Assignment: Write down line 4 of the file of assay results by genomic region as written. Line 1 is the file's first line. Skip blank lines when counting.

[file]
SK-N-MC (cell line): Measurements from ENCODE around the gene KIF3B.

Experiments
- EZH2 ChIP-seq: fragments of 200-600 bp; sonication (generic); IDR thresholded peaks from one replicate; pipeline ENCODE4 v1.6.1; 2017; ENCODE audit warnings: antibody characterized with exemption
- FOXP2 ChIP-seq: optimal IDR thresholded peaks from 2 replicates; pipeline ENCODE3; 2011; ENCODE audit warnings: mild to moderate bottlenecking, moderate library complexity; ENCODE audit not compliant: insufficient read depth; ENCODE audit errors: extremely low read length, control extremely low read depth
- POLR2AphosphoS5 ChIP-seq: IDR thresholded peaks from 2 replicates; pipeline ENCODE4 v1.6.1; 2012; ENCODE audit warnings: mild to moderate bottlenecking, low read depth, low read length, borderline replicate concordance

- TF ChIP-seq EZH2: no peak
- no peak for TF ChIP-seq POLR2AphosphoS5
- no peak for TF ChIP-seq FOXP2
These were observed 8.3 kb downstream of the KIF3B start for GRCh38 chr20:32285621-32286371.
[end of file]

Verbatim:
- FOXP2 ChIP-seq: optimal IDR thresholded peaks from 2 replicates; pipeline ENCODE3; 2011; ENCODE audit warnings: mild to moderate bottlenecking, moderate library complexity; ENCODE audit not compliant: insufficient read depth; ENCODE audit errors: extremely low read length, control extremely low read depth